CORRIE AT 60: Coronation Street No Longer Represents The Working-Class 

“THEY’RE Knocking down half of Coronation Street,” said Corrie veteran Sally Webster on the hit ITV soap earlier this month. “Good!” My 70-year-old Grandad blurted out. “Turn over love,” he said to my Nana. This scene is repeated in many households up and down the UK, but why? When did Britain’s most-loved working-class drama turn off the very people that it is supposed to represent? 

I asked my Grandad a question. Does Corrie represent the working-class in 2020? He said: “No, it stopped representing the working-class years ago, it did once going back twenty years,” they never watch prime-time Corrie. When I call to visit some afternoons, they watch the classics on ITV3. 

COLUMN: Bring back the Corrie I love | York Press

Show Creator Tony Warren wanted to represent the “ordinary people on an ordinary backstreet” in Salford. That is currently being promoted by ITV in a heartwarming advert. 

RIP Tony Warren: Soap stars pay tribute to the 'father of Coronation Street' - Mirror Online

His idea became the lifeblood of ITV, and has been one its highest-rated shows since it began in 1960, but these days it’s as far-away from its origins as ever. It’s now viewed on average by 8 million Brits, a far cry from the 20 million the show used to pull in. Has Britain had enough of Corrie? I think so. 

The brainchild of Tony Warren – a homosexual Northerner who wrote about what he knew – life in Salford, that ‘kitchen sink’ and true-to-life drama was proven to have mass-market appeal, it did not hold back on the issues facing everyday people.

Ena Sharples & Elsie Tanner Glossy Photo print A5/ A4 Coronation st Pat Phoenix | eBay

The general manager of Granada TV claimed he “couldn’t find a single redeeming quality”… when it aired for the first time. It was watched by 3.5 million homes by 7.7 million viewers.

A show that was sneered at by the chattering classes was only ever supposed to run for 13 episodes, but it was so successful that it has ran for more than 60 years.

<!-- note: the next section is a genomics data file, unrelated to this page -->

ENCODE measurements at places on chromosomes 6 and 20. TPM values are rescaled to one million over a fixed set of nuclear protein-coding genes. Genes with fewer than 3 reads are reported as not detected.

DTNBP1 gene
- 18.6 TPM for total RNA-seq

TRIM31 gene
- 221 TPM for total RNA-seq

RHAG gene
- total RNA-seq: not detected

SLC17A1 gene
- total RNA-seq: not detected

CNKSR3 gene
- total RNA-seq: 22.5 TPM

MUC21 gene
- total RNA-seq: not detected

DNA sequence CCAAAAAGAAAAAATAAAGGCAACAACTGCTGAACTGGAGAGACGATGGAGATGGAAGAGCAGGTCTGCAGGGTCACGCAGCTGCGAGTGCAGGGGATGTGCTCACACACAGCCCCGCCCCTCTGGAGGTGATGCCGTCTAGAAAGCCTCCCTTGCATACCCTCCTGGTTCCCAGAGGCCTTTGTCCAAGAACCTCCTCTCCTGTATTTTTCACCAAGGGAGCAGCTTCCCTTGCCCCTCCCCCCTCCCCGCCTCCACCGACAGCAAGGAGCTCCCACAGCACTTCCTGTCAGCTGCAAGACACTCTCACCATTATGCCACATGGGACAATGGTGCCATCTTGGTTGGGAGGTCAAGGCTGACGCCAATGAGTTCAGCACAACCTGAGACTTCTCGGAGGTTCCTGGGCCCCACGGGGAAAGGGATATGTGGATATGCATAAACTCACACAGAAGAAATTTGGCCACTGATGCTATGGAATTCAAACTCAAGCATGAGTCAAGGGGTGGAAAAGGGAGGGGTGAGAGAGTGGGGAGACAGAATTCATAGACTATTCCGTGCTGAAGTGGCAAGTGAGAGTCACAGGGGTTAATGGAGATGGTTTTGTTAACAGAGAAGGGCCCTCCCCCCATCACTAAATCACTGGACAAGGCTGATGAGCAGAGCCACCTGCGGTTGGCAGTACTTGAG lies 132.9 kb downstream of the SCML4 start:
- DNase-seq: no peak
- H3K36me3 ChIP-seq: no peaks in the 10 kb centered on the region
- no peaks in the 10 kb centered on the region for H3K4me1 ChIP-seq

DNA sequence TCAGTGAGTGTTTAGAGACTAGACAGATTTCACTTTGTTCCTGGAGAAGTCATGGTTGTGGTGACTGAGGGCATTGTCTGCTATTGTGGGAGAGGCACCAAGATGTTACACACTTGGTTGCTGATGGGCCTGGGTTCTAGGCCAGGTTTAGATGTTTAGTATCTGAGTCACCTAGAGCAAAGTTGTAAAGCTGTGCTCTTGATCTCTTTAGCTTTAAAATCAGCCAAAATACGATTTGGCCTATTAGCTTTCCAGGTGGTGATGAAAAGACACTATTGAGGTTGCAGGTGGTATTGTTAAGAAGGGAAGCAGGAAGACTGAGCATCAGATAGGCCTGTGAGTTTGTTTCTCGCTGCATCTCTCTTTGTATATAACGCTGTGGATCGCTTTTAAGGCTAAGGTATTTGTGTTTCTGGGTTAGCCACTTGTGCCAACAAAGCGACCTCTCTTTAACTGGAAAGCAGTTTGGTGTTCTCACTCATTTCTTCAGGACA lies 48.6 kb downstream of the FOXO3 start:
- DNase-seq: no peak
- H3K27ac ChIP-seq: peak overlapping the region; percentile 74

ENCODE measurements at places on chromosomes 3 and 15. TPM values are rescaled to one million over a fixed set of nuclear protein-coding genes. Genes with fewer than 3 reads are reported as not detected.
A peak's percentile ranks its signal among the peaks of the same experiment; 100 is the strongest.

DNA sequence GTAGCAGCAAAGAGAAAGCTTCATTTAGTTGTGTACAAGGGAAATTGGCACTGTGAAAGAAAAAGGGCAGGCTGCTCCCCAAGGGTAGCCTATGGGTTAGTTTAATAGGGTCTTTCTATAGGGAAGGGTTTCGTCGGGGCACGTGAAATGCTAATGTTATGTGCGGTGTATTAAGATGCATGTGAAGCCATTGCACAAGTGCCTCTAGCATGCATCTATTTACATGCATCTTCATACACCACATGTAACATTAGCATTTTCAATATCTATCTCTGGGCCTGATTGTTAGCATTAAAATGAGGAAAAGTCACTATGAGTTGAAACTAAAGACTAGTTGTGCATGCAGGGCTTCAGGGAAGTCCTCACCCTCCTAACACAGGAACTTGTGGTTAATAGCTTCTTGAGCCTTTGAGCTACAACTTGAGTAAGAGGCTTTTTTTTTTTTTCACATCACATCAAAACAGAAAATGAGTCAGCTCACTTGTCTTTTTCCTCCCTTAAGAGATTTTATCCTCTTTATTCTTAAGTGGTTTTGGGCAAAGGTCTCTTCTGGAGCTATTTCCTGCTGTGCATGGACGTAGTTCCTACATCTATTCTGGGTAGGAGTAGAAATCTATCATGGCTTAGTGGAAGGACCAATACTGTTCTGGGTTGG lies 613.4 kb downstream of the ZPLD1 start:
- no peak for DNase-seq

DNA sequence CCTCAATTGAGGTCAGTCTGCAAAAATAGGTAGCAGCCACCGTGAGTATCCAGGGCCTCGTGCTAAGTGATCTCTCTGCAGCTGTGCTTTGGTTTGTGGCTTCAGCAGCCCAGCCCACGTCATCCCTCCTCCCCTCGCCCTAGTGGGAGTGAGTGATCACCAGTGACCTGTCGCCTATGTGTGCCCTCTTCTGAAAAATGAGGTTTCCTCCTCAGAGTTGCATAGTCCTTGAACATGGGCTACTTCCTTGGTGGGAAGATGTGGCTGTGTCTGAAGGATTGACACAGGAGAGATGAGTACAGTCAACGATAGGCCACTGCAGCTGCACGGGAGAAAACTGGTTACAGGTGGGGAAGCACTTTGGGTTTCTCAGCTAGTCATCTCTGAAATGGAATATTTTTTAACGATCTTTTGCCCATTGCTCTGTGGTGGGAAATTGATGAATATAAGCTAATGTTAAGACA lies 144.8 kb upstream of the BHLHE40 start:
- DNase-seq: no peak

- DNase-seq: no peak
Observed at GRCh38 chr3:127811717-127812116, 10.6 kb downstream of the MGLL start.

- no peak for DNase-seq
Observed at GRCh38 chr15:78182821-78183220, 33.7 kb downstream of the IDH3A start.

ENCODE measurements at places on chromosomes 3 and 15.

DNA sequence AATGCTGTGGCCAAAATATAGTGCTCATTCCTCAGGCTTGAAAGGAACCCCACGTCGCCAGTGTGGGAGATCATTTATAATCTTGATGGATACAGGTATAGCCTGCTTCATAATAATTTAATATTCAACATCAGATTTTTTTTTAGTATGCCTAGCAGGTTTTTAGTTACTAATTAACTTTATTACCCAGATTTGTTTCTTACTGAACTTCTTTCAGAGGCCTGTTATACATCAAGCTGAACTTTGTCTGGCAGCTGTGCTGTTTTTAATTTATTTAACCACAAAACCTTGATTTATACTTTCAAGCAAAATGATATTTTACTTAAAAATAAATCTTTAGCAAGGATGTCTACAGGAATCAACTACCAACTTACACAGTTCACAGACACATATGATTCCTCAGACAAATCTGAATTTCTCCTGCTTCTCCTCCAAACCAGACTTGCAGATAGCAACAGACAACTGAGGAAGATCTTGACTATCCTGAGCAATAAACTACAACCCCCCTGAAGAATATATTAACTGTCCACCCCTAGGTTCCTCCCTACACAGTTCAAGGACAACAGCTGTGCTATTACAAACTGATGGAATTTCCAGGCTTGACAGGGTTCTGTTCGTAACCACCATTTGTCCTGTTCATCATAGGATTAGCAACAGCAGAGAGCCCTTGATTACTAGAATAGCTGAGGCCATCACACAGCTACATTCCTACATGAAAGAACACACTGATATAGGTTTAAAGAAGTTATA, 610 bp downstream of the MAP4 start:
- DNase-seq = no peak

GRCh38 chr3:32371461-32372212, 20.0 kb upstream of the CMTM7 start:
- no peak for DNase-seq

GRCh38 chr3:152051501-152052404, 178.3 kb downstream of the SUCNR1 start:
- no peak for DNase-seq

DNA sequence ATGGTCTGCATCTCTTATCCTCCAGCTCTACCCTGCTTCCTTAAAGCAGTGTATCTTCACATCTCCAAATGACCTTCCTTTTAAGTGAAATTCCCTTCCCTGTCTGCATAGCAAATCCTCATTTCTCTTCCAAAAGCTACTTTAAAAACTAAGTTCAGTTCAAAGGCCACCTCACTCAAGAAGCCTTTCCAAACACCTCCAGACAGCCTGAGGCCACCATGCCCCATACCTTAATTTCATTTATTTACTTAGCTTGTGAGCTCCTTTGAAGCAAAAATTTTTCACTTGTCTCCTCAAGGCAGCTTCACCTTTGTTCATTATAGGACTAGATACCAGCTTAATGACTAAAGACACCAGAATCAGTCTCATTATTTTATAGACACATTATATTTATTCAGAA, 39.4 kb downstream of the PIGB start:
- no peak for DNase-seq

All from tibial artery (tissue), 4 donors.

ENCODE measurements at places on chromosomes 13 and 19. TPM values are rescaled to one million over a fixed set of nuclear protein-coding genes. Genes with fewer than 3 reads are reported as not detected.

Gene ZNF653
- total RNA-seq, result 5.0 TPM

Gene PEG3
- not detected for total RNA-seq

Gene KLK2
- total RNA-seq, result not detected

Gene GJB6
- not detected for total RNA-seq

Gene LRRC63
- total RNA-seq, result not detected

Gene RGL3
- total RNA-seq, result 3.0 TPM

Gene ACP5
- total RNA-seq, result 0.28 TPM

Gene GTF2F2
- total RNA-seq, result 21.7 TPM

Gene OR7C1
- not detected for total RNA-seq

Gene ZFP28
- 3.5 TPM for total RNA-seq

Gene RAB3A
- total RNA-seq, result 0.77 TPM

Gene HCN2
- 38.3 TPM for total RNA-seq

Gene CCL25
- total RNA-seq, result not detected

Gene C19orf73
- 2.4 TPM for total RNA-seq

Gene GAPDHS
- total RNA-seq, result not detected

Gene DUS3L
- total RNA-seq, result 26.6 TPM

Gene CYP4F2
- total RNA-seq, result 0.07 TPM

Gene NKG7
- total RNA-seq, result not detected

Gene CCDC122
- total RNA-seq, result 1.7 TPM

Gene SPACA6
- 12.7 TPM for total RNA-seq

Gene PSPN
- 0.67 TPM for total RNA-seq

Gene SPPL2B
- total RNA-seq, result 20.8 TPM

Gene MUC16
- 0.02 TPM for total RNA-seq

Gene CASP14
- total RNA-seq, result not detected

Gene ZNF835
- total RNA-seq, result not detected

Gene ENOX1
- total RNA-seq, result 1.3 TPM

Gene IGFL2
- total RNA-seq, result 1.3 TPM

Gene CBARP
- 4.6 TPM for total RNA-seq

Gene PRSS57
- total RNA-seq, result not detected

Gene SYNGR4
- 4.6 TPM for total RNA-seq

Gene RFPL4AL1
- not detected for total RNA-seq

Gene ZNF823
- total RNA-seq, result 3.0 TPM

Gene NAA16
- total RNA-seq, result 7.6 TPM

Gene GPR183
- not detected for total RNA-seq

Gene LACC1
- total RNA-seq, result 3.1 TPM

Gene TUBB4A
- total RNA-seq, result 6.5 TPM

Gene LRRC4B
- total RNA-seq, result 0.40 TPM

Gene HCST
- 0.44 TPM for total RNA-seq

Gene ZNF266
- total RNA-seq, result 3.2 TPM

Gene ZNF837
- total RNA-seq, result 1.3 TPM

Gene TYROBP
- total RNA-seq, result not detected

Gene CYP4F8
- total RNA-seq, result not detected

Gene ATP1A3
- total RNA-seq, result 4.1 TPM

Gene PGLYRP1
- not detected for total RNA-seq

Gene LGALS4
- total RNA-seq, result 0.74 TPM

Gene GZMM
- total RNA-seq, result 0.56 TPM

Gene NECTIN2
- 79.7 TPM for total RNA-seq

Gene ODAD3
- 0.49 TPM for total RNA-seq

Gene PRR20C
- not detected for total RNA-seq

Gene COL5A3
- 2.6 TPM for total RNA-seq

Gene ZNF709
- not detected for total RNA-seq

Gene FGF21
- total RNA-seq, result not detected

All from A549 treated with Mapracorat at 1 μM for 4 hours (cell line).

Yet Corrie often forgets to represent the people that are its lifeblood. The working-class, and in the early 1980s two other soaps rocked the cobbles. 

In 1982, ‘high-brow’ Channel 4 launched TV soap Brookside, the brainchild of Liverpudlian Phil Redmond.

Seen as a true to life reflection on Thatcher’s Britain in Working-Class Nothern England, dealing with gritty storylines and offence, the show was a hit.

The Independent described Redmond’s “bleak vision that sustained the show.” The show tackled unemployment, working-class misery, life on the dole, crime, homosexuality, aids, drug addiction and religious fanaticism. We never see that on today’s soaps. 

Brookside: 34 solid reasons why we still miss the Scouse soap | Closer

Redmond even took sleepy Yorkshire TV soap ‘Emmerdale‘ and made it prime-time viewing. In 1993 he helped to produce the famous ‘plane crash’ to air on the fifth anniversary of the Lockerbie bombing, to showcase the effects on a rural community, the episodes drew shock and outrage, but it was a hit and made Emmerdale a staple of TV.

BBC Comedy also refused to shy away from reality, with casual racism and offensive jokes in shows like Only Fools and Horses gaining millions of viewers, because it was real, that’s gone from TV now, even The Guardian said: “In many ways, it’s the kind of portrayal of working-class life that is increasingly rare on British TV”

Leftists on Twitter ran into their safe spaces and branded Only Fools and Horses ‘Offensive’ and ‘Racist’ when the classic comedy hit Netflix in 2018.